PermafrostPermanently frozen ground. First-Hand
Toolik Field Station, North Slope, AK
June 10, 2019
Photo of the Day:
We’ve been digging into permafrost for the past couple of days, and this has given me a great chance to explore its many nuances. Here are some of the interesting things I discovered:
It’s Not All PermafrostPermanently frozen ground.
The soil underneath wet sedge tundra on the North Slope is quite complex. The thaw depth at this point in the year was around 8 cm, meaning that digging was easy until that point. At 8 cm, it felt like the shovel hit solid rock. Below this depth, the soil was entirely frozen. When uncovered, it resembled a dark skating rink.
But that wasn’t yet permafrost. Recall from my earlier post that permafrost is soil that has remained below freezing for at least two years. It took us multiple hours to reach a depth where we were certain we were in permafrost (at around 80 cm). Each soil pit was different. In one pit, we hit a very thick mineral (clay) layer that was very hydrated. When digging through these layers, the bottom of the pit turned into a wet sludge, from which we had to continually bail water.
Once in the permafrost layer, we frequently uncovered organics frozen within the soil. It was neat to think about the age of this uncovered material. Karl Romanowicz, a graduate student in Dr. Kling’s lab, indicated that soil recovered from this same site and depth during previous work was over 7000 years old! This plant material has been frozen here for a very long time.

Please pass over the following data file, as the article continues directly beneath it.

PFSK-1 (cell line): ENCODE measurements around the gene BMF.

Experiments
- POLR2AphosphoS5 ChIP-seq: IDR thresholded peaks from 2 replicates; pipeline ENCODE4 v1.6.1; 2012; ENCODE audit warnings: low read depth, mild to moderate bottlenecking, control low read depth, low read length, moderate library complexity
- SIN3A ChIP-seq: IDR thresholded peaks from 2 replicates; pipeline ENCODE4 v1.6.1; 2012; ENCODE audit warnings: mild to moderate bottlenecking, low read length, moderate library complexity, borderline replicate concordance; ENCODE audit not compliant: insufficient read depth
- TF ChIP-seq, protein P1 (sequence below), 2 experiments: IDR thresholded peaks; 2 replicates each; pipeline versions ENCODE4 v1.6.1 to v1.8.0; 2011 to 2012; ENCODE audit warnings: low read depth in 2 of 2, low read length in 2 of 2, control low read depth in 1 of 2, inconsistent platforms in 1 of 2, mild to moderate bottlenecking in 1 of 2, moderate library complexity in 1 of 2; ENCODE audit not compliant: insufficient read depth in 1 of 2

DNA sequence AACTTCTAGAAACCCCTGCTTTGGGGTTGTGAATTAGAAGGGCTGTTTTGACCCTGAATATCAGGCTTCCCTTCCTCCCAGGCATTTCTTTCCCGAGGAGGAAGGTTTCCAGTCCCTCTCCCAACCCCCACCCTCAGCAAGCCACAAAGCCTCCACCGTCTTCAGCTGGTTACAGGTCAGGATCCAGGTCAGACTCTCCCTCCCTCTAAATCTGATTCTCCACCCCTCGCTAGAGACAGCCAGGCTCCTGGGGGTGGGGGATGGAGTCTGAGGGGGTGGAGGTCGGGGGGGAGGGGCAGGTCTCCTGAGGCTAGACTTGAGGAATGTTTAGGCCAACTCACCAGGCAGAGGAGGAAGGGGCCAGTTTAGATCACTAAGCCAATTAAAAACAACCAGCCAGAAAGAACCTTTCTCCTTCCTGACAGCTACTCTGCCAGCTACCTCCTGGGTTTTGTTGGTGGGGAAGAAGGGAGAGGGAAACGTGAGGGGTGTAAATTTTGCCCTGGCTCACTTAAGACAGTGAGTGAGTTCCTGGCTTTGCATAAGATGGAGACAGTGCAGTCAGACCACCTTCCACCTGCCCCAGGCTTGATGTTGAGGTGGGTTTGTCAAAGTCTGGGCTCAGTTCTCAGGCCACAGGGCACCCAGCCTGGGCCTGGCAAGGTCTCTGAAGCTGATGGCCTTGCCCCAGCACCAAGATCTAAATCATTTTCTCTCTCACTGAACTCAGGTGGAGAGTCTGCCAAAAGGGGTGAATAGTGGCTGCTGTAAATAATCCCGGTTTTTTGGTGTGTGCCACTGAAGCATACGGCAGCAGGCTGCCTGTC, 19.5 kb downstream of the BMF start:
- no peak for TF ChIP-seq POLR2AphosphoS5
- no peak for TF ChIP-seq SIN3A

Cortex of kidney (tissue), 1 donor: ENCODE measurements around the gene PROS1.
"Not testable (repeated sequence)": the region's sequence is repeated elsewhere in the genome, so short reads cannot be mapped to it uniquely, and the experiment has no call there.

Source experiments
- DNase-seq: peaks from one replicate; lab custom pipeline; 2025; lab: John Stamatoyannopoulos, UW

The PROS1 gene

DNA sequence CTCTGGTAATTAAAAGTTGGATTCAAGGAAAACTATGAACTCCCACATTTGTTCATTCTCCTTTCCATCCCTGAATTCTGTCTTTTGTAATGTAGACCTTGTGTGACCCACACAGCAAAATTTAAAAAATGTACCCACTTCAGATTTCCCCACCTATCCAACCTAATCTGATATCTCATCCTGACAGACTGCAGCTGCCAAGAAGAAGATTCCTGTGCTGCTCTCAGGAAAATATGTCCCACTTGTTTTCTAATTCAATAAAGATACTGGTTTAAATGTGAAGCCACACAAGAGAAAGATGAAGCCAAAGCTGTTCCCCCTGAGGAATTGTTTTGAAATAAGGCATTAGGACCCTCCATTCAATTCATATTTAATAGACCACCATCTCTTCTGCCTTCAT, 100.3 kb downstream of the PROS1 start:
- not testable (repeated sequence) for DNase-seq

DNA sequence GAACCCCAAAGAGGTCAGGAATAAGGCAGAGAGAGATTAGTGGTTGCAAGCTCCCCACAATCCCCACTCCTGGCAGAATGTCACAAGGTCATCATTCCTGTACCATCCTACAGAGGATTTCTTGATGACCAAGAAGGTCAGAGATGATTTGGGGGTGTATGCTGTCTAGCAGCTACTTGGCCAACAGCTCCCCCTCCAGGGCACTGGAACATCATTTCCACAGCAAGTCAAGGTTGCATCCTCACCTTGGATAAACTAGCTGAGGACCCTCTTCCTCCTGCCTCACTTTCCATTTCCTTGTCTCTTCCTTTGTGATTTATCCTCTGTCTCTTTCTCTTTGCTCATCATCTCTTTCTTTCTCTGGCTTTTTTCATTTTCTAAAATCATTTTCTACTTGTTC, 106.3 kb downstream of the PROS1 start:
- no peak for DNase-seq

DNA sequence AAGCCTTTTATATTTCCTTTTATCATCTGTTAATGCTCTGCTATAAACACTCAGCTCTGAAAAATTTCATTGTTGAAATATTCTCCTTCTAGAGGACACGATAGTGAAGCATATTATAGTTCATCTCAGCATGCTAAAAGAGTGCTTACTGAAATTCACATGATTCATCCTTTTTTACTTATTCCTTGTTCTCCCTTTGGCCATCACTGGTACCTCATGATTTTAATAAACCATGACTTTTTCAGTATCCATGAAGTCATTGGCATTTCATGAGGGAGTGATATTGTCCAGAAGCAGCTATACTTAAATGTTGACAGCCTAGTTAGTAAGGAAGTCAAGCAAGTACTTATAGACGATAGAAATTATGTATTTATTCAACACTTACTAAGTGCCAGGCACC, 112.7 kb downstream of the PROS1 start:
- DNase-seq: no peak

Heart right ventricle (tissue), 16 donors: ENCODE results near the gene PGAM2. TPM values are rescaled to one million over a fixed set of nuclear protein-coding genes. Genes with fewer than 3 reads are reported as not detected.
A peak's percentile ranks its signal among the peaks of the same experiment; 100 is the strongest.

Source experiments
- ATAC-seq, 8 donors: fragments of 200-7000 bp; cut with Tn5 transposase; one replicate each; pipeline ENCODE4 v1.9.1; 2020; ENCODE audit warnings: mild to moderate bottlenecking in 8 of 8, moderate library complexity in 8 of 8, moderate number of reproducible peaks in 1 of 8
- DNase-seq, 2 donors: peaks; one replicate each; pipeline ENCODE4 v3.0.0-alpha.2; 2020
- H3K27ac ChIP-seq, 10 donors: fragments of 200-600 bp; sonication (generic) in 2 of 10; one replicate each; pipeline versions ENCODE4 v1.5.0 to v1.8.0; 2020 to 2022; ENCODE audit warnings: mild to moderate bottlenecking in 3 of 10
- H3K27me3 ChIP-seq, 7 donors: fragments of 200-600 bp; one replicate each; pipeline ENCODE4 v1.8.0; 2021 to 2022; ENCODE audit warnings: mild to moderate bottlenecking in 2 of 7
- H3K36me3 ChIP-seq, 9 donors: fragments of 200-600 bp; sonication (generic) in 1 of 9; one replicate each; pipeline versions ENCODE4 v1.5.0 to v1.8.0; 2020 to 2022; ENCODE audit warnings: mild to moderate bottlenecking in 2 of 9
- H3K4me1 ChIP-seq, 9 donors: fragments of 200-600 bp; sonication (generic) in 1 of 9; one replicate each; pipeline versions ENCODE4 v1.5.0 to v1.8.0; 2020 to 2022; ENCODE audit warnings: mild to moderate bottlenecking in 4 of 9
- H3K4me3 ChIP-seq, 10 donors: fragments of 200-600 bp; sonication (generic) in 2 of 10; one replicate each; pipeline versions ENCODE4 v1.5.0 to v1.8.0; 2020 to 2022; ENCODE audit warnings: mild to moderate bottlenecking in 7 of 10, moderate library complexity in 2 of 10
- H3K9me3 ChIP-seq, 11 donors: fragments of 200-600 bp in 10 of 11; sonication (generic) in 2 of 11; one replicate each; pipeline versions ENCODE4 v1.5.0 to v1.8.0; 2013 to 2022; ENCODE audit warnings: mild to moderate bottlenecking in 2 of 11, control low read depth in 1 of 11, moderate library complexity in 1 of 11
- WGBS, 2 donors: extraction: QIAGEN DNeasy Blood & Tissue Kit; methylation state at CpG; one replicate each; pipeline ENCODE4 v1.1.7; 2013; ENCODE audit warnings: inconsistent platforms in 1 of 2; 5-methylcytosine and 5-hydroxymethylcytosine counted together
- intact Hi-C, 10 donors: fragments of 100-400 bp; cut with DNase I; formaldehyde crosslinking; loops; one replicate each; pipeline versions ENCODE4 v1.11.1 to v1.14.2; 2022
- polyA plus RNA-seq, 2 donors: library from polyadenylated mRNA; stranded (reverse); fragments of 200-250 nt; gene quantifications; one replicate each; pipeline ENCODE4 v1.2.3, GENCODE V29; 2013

I found it very interesting to smell the different layers of organic permafrost soil. All had a very mossy odor, and I could definitely smell metallic content in many. I have been thawing some retrieved twigs in my WeatherPort for the past day, and the whole place now smells like a well-aged Islay scotch. Not a bad potpourri!
Occasionally, the jackhammer would bite through frozen soil into solid ice. Often, this ice would take the form of a layer within the soil. These ice layers are called lenses (see diagram below). These were worrisome moments during the dig, as we never knew how thick these lenses would be. Other times, ice would take the form of smaller inclusions.
The Gist of It All
PermafrostPermanently frozen ground. is quite a complicated soil, and its composition varies drastically depending on location and depth. More importantly (at least, for the research I’m working on this summer), the chemistry of the organic material contained in permafrost varies based on location and depth. Check out my previous posts on dissolved organic carbon and the permafrost positive feedback loop for more information, as well as my summary of the summer photo-bio project goals.